For the automotive sector, a rise in interest rates is a double-whammy. As a capital-intensive industry, it is hugely dependent on debt. An increase in interest rates will weigh heavily across the supply chain. On the demand side, higher interest rates on car loans will hurt spending.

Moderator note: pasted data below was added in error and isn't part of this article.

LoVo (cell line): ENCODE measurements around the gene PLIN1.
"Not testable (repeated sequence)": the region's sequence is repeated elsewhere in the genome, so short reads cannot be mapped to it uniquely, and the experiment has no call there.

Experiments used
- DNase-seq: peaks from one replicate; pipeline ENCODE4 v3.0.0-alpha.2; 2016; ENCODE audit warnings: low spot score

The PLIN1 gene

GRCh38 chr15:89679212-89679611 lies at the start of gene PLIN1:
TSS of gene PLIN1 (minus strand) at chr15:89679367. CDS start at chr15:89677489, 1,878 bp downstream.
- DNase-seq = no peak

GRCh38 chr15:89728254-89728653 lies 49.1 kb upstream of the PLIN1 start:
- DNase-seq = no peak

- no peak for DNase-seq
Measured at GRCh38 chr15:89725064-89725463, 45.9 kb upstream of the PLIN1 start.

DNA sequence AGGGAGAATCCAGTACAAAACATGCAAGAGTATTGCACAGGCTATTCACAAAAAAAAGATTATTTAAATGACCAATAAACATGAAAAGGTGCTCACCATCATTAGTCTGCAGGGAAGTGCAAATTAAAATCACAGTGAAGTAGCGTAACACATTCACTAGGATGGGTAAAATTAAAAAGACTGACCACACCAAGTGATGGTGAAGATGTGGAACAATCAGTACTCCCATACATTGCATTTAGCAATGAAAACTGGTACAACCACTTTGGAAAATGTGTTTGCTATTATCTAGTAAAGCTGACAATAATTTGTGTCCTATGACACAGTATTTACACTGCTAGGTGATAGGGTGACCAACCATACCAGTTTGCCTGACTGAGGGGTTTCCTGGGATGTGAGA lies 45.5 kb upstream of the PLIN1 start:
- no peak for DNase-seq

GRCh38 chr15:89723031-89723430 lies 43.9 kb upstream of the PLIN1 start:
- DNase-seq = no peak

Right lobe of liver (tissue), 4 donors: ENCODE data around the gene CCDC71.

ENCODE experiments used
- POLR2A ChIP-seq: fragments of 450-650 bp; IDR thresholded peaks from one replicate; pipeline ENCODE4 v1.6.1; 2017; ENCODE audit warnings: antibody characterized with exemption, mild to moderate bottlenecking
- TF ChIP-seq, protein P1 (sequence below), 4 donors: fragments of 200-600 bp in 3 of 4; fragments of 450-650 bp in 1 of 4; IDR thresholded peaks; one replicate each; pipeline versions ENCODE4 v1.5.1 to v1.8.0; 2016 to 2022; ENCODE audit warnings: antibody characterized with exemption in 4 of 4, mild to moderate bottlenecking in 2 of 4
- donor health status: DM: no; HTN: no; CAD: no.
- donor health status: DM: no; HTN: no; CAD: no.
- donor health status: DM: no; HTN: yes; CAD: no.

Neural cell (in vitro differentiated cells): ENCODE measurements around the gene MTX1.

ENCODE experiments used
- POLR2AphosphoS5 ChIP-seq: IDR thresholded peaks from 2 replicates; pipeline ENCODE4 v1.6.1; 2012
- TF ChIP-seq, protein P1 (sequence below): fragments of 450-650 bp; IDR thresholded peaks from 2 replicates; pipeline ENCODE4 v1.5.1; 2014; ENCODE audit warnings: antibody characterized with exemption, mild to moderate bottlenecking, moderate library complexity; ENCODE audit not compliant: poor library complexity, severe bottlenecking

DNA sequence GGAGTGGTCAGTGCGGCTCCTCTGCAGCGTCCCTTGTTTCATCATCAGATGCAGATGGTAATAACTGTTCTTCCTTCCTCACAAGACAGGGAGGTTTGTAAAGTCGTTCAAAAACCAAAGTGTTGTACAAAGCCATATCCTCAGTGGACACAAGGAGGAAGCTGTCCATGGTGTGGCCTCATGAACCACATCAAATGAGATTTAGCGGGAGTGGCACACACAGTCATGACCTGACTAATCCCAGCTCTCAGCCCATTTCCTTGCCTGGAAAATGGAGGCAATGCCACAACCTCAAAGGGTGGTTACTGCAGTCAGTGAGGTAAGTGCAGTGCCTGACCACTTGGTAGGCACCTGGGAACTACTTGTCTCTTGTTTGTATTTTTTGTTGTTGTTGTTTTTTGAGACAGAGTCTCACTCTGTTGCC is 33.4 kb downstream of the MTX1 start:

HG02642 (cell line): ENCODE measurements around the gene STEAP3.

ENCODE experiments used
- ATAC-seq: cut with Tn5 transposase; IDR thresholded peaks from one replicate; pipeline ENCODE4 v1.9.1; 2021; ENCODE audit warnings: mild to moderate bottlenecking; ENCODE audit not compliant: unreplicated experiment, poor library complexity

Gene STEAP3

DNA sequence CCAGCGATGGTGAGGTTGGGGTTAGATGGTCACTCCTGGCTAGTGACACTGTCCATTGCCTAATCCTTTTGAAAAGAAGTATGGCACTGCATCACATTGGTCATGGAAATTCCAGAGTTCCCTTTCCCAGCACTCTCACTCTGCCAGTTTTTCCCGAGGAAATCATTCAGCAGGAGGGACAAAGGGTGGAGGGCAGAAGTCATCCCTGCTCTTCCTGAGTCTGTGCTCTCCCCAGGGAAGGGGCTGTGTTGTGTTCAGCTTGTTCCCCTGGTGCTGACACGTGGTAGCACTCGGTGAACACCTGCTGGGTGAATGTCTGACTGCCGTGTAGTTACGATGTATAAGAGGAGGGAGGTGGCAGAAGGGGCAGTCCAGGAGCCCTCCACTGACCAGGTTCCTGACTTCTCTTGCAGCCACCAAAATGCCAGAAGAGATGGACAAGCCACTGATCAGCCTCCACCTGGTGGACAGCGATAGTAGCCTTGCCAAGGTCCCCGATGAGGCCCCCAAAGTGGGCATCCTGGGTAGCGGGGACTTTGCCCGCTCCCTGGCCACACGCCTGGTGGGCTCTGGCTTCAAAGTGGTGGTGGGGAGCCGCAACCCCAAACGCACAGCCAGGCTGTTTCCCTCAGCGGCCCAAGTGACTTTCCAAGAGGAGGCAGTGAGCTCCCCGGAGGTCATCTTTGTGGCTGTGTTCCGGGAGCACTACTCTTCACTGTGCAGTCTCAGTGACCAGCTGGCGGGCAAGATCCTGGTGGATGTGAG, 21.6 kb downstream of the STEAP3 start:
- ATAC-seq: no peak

For Ford, the hike in interest rates would come at a time when is trying to pay down its massive debt, which totaled over $100 billion in 2010.The company cut debt by $2.6 billion in the second quarter. Reducing its leverage is crucial in order for the company to win an investment grade rating. But that goal might be farther from its reach in the event of a sovereign debt downgrade. Ford is already coping with a difficult operating environment as commodity costs have increased and the economic outlook appears weak. Ford reported revenue growth of 13% in the second quarter to $35.5 billion. Net income fell to $2.4 billion or 59 cents per share, lower than the year-ago quarter profit of $2.5 billion or 61 cents per share. The automaker said sales of light vehicles will likely come in the lower end of its 13 million to 13.5 million forecast.
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